110 S. Main Street
Springville, UT 84663
Frequently Asked Questions
Listed below are some of the most frequently asked questions about the Proposed Design Standards for New Construction in Plat A
Q. What are “Design Standards” and how do they differ from zoning ordinances.
A. Zoning ordinances typically include basic development standards that require a building be setback a certain distance from the street, property lines and other buildings along with limiting the maximum height of the building. Zoning also addresses what types of uses are allowed, such as single-family homes, apartments, etc. Design standards focus on how the building fits into a neighborhood. This typically includes consideration of architectural style and other features that have defined a neighborhood for decades, such as building materials, the height of the home, and architectural detailing. Some Utah examples of communities with design standards for historic areas include Logan, Murray, Ogden and Salt Lake City.
Q. When was final action taken on the proposed design standards?
A. The City Council considered these standards at their scheduled meeting on Tuesday, May 20, 2008. Agenda and Minutes
Q. Why were design standards proposed for Plat A in Springville?
A. Over the past few years, there has been a concerted effort by many of the resident-owners in Plat A to try to stabilize the area and appropriately recognize the historic significance of this part of our community. One of the concerns was that new construction complement or ‘fit in’ with what already exists. This fit includes consideration of the style, height and materials used on the house.
Q. How do the design standard affect me?
A. If you are building a new house or adding on to an existing one, you would be required to meet the standards.
Q. Will these design standards control what color I can paint my house?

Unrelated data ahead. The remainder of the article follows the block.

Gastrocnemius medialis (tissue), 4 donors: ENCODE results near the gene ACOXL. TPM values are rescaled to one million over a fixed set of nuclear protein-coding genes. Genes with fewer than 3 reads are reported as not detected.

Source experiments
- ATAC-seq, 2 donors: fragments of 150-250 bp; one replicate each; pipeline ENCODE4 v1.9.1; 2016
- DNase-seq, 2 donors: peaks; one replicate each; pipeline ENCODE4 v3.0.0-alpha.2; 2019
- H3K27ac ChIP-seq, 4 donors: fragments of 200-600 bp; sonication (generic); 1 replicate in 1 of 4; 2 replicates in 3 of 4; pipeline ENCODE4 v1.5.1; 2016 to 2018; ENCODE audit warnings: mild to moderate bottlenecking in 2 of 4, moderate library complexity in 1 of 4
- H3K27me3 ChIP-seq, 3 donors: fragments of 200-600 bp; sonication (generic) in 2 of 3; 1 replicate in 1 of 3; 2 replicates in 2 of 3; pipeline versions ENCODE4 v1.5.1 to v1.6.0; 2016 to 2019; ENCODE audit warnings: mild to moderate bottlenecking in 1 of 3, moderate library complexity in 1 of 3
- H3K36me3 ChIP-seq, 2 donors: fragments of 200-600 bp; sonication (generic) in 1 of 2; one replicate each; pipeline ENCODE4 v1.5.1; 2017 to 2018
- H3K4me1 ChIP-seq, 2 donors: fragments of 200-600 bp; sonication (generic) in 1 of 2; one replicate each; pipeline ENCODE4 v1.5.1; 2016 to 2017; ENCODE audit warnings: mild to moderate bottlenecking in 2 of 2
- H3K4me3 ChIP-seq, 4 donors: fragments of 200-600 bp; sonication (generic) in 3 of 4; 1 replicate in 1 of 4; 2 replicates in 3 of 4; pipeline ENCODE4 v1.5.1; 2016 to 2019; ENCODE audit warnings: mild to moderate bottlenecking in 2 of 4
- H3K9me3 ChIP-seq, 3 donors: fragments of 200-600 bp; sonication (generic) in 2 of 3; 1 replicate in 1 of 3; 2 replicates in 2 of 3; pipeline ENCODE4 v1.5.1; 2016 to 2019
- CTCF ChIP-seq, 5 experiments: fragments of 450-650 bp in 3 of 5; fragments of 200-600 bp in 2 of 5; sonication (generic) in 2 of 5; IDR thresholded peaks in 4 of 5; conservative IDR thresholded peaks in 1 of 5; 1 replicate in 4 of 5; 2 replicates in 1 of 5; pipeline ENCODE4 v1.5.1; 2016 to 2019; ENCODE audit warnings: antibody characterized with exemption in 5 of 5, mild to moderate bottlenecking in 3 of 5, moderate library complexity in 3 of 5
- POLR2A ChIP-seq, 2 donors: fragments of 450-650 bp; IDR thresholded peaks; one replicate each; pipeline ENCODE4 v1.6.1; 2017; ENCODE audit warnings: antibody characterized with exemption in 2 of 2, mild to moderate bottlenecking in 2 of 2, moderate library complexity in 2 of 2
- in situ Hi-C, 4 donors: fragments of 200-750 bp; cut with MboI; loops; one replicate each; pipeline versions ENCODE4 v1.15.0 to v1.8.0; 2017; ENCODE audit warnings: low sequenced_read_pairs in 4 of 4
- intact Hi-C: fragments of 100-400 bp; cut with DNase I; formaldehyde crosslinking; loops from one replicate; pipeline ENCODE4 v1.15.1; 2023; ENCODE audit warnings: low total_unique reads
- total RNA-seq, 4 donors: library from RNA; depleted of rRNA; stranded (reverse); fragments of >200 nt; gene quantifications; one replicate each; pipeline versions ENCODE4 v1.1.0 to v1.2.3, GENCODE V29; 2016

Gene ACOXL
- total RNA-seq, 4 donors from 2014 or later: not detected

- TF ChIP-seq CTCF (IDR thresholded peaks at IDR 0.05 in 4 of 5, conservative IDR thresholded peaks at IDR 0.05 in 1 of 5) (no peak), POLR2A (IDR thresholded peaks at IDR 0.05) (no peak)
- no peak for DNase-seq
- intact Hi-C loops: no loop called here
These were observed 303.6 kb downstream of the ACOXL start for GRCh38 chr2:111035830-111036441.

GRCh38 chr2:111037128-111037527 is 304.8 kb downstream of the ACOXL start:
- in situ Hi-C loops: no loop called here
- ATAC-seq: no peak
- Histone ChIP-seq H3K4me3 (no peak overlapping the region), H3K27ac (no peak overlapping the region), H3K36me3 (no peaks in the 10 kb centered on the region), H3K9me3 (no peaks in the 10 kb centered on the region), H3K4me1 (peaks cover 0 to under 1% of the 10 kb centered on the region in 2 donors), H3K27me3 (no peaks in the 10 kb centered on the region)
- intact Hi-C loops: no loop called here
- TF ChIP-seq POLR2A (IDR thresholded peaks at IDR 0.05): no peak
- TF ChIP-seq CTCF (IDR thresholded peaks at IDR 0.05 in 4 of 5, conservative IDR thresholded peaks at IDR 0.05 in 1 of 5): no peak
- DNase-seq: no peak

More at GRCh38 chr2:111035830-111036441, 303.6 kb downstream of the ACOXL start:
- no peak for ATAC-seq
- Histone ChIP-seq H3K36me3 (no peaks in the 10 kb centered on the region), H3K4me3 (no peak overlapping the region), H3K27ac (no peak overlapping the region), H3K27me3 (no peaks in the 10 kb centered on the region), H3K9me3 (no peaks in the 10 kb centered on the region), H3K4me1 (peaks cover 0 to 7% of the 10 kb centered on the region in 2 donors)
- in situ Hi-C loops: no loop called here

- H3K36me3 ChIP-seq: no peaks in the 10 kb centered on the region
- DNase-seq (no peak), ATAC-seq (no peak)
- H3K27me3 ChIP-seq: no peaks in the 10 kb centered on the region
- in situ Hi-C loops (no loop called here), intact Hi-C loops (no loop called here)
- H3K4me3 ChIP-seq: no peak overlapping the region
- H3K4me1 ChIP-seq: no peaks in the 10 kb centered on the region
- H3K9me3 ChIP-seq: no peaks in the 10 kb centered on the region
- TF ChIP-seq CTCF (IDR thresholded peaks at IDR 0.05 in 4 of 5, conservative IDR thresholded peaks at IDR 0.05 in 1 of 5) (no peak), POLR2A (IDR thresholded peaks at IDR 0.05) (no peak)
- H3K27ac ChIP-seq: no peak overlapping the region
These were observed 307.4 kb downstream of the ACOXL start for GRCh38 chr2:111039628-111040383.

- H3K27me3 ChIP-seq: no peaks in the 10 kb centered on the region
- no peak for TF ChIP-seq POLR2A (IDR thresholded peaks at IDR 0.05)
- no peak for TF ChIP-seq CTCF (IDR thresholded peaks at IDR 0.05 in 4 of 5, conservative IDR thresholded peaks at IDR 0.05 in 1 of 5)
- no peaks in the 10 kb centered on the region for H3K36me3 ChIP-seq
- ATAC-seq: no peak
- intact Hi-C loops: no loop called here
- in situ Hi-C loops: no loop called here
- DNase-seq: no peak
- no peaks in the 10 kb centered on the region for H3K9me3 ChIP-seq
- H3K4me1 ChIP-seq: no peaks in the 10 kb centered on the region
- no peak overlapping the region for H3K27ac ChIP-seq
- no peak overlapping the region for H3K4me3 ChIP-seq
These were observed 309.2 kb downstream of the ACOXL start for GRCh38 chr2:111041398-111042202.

Q. What types of building materials were used historically?
A. Depending on the date of construction and architectural style, different types of materials were used. The most common materials found in Plat A include brick, wood siding and stucco. The proposed standards include those materials, along with newer materials such as fiber cement and wood composite siding as alternatives to wood siding. Other types of siding materials are included for rear additions to existing structures.
Q. Will this require a special permit whenever I do something on the exterior of my house, like installing new windows?
A. As currently written, only new construction would be affected by the standards.
Q.If I do want to make an addition to my house or build new on my lot, how long will the review take for approval?
A. It will be reviewed as part of your building plan check.
Q. What if I want to tear down the existing house on my lot and build a new house?
A. While preservation of existing buildings is generally encouraged, the design standards would not stop you from demolishing the existing house and building new. It would generally be advantageous to look at tax benefits or other incentives that may be available for preserving the existing home.
Q. Is the City going to provide any help for property owners to meet these new requirements?
A. The City Council and Planning Commission have discussed a range of incentives to try to encourage preservation of historic houses and help ensure that new construction meets the standards. These include everything from subsidizing design assistance for houses to reduced impact fees for electrical power upgrades. Additionally, the City has also discussed its intent to improve existing roadways with curb, gutter and sidewalks along with the installation of historic street lighting in the area. Please call for more information.
Q. Who should I call with questions?
A. Please call the Community Development department at (801) 491-7861.